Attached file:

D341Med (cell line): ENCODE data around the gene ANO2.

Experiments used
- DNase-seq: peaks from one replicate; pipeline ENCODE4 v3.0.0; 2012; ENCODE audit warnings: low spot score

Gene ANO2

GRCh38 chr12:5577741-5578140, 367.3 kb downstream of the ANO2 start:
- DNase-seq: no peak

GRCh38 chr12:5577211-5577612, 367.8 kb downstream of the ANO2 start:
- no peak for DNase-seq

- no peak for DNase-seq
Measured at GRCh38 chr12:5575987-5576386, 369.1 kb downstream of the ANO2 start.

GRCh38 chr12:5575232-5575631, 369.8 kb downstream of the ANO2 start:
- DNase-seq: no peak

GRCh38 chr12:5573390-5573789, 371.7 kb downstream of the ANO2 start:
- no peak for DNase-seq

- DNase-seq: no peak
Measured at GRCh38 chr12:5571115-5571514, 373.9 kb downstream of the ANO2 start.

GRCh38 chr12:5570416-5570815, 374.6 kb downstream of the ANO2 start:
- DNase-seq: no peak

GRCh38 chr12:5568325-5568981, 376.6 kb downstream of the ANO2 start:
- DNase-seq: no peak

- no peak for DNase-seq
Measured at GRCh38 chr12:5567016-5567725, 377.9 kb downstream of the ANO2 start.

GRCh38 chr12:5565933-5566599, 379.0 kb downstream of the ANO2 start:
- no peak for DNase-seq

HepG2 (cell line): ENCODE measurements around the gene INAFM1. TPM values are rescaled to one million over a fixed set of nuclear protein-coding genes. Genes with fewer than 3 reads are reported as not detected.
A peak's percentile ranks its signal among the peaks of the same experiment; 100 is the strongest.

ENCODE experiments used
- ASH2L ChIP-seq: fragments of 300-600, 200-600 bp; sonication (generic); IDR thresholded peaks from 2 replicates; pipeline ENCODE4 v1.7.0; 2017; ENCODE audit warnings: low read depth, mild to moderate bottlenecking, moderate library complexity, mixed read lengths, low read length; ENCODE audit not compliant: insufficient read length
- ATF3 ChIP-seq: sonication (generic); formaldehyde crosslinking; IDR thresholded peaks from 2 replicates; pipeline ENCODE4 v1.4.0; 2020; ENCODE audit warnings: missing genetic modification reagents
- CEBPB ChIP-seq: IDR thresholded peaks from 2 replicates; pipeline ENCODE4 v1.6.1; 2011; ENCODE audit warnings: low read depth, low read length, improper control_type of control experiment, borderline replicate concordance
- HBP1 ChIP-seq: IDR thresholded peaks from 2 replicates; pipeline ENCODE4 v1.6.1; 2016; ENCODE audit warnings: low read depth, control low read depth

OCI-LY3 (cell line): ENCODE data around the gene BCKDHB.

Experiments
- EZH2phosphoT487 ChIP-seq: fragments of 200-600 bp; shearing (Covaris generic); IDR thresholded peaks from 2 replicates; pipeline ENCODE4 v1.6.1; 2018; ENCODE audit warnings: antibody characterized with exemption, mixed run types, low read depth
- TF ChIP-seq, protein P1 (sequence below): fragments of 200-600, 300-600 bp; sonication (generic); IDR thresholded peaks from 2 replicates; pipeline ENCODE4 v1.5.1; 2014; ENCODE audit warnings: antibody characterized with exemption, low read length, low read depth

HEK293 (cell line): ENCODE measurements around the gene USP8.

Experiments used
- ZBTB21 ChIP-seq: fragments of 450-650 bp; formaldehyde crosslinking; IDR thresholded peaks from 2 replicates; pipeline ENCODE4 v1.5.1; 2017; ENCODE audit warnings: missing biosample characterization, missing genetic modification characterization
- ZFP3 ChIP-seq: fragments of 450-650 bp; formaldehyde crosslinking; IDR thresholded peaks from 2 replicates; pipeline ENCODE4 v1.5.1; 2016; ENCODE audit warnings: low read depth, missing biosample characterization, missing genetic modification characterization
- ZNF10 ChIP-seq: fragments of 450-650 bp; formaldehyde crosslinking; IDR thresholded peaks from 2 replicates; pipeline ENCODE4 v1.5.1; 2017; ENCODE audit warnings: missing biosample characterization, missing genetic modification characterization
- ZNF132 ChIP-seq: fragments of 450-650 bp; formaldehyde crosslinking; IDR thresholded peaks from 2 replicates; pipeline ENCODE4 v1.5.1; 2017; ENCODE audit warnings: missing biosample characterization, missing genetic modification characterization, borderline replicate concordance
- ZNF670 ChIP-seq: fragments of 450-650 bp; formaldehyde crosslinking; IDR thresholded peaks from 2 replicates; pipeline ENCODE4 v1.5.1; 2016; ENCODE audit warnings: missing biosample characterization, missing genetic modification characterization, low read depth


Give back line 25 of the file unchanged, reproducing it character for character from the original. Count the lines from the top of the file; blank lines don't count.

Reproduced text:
HepG2 (cell line): ENCODE measurements around the gene INAFM1. TPM values are rescaled to one million over a fixed set of nuclear protein-coding genes. Genes with fewer than 3 reads are reported as not detected.